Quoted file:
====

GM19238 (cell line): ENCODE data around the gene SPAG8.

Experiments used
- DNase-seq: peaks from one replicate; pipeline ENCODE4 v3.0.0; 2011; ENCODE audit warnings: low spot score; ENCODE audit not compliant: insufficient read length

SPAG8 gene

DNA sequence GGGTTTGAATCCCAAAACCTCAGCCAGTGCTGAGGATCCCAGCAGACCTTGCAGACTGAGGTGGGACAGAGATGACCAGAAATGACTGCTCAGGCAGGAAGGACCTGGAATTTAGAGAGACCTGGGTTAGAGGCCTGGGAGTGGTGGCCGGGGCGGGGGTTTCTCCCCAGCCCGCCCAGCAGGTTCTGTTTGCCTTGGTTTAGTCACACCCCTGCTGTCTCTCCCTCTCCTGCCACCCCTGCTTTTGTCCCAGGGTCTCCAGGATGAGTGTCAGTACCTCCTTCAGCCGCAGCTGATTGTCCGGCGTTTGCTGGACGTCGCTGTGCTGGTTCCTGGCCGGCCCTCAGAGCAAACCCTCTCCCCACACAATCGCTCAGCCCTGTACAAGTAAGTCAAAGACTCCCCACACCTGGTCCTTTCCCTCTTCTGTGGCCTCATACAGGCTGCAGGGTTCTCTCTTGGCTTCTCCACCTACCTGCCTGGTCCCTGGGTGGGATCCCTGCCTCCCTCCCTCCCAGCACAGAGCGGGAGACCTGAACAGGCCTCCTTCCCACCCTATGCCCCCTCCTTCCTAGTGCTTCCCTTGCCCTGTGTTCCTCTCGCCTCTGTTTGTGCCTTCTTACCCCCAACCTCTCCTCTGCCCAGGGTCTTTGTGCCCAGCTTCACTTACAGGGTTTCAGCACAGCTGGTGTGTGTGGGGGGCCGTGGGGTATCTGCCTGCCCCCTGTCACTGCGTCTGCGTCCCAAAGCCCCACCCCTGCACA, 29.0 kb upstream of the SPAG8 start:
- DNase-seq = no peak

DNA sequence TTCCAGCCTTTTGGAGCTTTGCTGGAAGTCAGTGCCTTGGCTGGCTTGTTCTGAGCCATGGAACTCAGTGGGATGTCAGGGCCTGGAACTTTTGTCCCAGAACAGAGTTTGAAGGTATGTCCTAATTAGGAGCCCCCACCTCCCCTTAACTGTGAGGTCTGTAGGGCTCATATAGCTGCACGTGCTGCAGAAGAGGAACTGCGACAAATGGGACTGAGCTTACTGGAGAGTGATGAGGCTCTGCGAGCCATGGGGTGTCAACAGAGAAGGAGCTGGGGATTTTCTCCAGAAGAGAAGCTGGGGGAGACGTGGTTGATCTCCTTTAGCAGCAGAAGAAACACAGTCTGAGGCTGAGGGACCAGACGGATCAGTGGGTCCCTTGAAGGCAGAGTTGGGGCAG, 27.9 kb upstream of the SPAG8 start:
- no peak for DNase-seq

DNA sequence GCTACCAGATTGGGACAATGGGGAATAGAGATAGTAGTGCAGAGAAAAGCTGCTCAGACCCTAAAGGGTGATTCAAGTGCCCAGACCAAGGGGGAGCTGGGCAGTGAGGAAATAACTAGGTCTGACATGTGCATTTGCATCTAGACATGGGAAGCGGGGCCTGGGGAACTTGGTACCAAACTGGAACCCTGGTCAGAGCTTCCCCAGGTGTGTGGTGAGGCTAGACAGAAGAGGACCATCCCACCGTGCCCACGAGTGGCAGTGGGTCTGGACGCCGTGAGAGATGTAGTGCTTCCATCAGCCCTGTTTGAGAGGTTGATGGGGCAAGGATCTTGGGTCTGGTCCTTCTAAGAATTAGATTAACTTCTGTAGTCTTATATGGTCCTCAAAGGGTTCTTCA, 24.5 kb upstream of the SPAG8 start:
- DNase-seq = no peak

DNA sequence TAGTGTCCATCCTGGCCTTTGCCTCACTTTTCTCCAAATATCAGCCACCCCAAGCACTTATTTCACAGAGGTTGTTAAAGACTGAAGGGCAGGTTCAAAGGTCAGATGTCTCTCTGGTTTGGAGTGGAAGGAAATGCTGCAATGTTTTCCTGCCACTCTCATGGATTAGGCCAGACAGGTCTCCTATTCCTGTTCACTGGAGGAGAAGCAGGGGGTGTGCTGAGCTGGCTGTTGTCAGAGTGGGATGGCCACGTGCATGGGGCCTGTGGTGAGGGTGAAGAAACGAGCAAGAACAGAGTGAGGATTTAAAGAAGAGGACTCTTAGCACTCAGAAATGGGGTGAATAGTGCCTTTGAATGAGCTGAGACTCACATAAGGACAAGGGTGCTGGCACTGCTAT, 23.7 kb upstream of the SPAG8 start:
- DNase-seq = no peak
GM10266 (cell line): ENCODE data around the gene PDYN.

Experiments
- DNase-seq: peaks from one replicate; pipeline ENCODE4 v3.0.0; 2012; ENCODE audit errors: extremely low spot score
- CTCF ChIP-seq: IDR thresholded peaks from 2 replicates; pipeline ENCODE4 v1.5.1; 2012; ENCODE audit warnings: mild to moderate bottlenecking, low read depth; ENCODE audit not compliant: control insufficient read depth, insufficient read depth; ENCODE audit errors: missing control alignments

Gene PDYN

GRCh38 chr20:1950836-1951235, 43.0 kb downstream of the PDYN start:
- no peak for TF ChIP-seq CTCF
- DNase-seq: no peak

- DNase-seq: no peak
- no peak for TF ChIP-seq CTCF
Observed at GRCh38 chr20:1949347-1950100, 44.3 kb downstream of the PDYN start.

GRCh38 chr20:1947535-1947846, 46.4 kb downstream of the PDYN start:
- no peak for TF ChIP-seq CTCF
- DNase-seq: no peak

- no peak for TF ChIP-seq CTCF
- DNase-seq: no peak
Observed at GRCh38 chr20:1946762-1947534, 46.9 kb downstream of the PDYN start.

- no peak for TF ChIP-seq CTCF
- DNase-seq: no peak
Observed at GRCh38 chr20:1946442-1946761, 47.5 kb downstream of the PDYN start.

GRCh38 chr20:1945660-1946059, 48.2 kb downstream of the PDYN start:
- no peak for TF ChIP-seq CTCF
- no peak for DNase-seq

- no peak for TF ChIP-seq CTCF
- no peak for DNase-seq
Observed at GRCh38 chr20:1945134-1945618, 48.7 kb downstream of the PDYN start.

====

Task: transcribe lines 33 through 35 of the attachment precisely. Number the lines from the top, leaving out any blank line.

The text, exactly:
GRCh38 chr20:1945660-1946059, 48.2 kb downstream of the PDYN start:
- no peak for TF ChIP-seq CTCF
- no peak for DNase-seq